Major progress is made as TANK takes new form

Bill Ballou, the technical director of the Redcat Theatre at the Disney Center in Los Angeles, installs the new ventilation system for the TANK in Rangely.

Bill Ballou, the technical director of the Redcat Theatre at the Disney Center in Los Angeles, installs the new ventilation system for the TANK in Rangely.
Bill Ballou, the technical director of the Redcat Theatre at the Disney Center in Los Angeles, installs the new ventilation system for the TANK in Rangely.
RANGELY I In September, the Friends of The TANK, Inc. took additional steps to turn the old water tank west of Rangely into a Center for Sonic Arts to be used for performance, recording and education.

In April, the county approved a Change of Use permit to shift the TANK’s classification from a storage to an assembly space, opening the door for repairs and alterations to be made for eventual public access to what lead organizer Bruce Odland has called “the Taj Mahal of sound.”
The Friends of the TANK, Inc. also recently received tax-exempt status as a non-profit organization, which allows for donations to be tax deductible.
While organizers and supporters have contributed to TANK workdays over the last year, renovations began in earnest over Labor Day weekend.
Designer Bill Ballou and blacksmith Jennifer Gilbert, Friends of the TANK members Bruce Odland, Mho Salim and Barb Rossener and local volunteers worked to create a ventilation system; to prepare for a new, larger door (while adding grab bars to make entering and exiting through the existing “porthole” easier); to build and install an outdoor fence; to add lights to the interior of the TANK; and to prepare for the addition of a control room to be built into a recycled shipping container designed by Sam Austin and Jan Burton of Denver-based Rhino Cubed.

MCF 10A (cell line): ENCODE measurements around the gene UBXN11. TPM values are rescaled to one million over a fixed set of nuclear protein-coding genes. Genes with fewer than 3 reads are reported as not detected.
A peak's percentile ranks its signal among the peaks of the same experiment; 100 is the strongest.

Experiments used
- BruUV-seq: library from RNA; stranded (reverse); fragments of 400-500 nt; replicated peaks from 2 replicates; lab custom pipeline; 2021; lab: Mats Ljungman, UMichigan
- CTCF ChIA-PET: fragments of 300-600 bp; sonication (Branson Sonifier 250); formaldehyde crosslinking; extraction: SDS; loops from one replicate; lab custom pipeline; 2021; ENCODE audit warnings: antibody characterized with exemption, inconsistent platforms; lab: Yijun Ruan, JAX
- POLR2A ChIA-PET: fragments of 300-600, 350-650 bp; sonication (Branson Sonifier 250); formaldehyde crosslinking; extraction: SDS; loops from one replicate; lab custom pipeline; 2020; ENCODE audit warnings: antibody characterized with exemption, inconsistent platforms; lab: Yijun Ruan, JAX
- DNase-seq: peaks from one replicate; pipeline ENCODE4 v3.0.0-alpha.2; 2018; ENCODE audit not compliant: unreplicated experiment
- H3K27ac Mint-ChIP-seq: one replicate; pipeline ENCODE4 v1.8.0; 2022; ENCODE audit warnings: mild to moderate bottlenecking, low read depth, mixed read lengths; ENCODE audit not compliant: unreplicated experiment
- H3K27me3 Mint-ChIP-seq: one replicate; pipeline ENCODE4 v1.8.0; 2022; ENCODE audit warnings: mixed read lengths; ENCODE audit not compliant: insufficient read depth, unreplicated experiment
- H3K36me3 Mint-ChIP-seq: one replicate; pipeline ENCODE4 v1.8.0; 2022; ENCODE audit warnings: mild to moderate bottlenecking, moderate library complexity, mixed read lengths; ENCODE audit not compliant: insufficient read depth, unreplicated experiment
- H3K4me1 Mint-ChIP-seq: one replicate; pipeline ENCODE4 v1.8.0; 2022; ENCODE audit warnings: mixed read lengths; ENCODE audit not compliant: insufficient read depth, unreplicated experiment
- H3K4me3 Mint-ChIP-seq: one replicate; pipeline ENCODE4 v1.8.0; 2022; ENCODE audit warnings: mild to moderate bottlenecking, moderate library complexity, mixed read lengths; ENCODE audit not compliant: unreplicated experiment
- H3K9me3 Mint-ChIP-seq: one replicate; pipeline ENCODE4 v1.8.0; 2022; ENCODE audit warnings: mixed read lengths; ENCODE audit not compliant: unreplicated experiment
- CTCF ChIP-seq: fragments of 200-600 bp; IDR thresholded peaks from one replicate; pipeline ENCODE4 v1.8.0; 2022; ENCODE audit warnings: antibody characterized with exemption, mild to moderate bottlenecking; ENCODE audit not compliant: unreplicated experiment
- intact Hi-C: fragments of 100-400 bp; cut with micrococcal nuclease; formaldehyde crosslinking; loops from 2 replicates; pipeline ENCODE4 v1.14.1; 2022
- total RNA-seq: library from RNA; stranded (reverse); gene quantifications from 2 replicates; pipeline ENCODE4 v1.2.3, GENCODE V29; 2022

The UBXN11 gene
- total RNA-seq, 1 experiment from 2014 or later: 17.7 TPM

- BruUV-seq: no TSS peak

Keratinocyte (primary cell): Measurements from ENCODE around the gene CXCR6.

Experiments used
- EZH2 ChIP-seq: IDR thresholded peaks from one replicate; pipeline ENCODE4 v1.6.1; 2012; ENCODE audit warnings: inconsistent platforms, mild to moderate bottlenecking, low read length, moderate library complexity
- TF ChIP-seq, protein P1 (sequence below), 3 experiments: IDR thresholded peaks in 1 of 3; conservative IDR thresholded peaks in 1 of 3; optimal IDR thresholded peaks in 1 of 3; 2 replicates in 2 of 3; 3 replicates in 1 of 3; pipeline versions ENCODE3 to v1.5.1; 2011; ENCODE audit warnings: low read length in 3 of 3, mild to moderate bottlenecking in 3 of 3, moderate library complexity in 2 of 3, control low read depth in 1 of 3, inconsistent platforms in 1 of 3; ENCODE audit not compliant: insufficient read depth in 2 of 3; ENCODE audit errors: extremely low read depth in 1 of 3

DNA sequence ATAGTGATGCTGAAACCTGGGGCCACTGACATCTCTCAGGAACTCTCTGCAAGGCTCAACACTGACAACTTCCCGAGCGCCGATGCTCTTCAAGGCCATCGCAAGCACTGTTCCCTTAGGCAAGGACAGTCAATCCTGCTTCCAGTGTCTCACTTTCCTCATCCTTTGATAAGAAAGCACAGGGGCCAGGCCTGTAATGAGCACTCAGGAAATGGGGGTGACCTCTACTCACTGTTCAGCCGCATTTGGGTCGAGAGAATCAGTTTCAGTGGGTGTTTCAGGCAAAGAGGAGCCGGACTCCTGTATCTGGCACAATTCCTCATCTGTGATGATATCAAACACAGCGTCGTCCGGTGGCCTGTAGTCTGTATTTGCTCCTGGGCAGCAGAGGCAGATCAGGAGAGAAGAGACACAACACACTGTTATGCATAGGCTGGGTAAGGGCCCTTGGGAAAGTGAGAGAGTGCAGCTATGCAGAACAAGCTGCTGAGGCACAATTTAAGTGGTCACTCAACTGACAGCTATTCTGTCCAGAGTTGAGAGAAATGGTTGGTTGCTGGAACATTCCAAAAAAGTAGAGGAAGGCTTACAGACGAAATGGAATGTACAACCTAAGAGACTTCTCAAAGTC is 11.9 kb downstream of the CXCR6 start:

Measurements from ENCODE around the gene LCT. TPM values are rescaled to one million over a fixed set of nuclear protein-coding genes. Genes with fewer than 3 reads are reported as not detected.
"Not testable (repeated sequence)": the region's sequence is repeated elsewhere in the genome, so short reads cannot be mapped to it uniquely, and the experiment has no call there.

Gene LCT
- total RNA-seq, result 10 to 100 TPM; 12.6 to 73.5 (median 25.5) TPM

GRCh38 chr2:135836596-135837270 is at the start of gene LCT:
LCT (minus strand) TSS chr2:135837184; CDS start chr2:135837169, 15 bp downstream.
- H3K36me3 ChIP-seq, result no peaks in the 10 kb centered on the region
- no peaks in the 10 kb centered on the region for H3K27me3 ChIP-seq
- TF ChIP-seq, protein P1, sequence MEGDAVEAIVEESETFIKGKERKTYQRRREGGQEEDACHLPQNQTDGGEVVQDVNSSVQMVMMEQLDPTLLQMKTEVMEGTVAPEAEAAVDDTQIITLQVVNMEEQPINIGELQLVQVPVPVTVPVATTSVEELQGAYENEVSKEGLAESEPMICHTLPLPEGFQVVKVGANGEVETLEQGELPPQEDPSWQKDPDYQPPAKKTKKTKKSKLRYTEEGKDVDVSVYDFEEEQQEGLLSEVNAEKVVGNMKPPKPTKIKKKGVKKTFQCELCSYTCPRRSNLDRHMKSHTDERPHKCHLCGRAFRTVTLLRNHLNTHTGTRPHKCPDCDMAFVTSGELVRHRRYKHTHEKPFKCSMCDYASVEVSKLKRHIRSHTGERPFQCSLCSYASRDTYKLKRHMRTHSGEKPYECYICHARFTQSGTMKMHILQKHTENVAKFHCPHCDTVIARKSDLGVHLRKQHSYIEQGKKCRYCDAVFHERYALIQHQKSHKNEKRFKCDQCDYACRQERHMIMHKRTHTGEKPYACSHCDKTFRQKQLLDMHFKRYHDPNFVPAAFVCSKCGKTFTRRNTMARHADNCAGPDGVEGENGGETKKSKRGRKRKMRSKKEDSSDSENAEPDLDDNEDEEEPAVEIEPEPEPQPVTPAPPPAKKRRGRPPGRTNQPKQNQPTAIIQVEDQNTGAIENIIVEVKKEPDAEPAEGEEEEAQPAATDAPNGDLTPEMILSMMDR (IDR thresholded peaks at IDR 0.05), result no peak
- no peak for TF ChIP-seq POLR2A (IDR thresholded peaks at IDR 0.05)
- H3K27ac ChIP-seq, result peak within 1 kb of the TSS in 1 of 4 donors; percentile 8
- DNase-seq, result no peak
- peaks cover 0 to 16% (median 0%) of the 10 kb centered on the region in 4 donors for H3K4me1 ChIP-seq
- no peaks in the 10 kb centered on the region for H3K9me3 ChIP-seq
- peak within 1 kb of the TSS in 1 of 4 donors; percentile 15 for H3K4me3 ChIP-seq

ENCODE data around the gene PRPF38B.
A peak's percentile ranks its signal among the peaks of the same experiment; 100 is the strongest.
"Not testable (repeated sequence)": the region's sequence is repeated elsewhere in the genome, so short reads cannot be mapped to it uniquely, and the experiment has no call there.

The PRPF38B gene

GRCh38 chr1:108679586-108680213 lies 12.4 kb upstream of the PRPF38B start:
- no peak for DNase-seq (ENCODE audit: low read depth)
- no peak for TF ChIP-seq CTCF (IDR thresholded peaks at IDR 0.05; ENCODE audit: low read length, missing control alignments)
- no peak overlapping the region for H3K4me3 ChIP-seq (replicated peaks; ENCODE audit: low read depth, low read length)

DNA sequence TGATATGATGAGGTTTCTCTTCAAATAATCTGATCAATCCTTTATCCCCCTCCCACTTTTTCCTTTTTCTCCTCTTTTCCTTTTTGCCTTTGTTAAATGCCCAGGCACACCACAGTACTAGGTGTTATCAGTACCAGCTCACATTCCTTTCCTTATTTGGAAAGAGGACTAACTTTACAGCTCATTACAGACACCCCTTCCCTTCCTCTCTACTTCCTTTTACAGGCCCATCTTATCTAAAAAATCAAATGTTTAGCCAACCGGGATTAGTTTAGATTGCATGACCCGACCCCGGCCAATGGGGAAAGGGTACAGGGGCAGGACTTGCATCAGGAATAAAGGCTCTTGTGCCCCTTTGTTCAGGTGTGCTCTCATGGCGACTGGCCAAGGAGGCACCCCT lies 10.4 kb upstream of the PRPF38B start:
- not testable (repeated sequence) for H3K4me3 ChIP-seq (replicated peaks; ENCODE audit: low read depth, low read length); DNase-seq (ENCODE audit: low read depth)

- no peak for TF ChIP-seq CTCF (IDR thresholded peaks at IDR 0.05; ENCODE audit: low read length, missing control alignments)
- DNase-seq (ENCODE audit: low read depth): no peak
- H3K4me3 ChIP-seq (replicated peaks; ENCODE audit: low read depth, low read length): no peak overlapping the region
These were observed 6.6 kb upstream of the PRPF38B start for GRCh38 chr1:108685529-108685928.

Rangely resident Bill Willis and local company W.C. Streigel, Inc. provided materials and support for several of the recent renovations.
Supporters were pleased that some renovations proved musically fortuitous. A pipe that presented a trip hazard inside the TANK was removed, cut and mounted onto stands made from steel pushrods from old oil pumps. The result is an open circle of seating around the perimeter that also functions as a TANK gamelan, a kind of Indonesian musical ensemble.
A “ladder block,” based on the Swiss practice of using a piece of plywood to cover the rungs of a ladder, was built to prevent audience access, but with a twist: the block will also serve as a resonant TANKharp when strung with tunable strings.
Over the past year, Friends of the TANK, Inc. has brought electrical power to the TANK, added fire control and erected road signage to the property. Urie Trucking owners Elaine and Steve Urie built and donated a new road to the TANK, along with adding more parking. The installation of sanitary facilities and landscaping to maximize water conservation is being researched and planned as well.
“Friends of the TANK is working diligently to open the TANK to the public, and these last few weeks have seen more progress than any of us could have anticipated in such a short time,” Odland said. “We might even have an occupancy permit before the end of the year.
“There is a growing appreciation for sounds and acoustics in our hyper-visual world, as well as a growing interest in resonant spaces and unusual listening experiences,” he said.
Supporters hope that over time the TANK and its resonance capabilities will attract sonic thinkers, acousticians and a new community of interested laypeople and curious visitors at the same time becoming a valuable resource for the people of Rio Blanco County.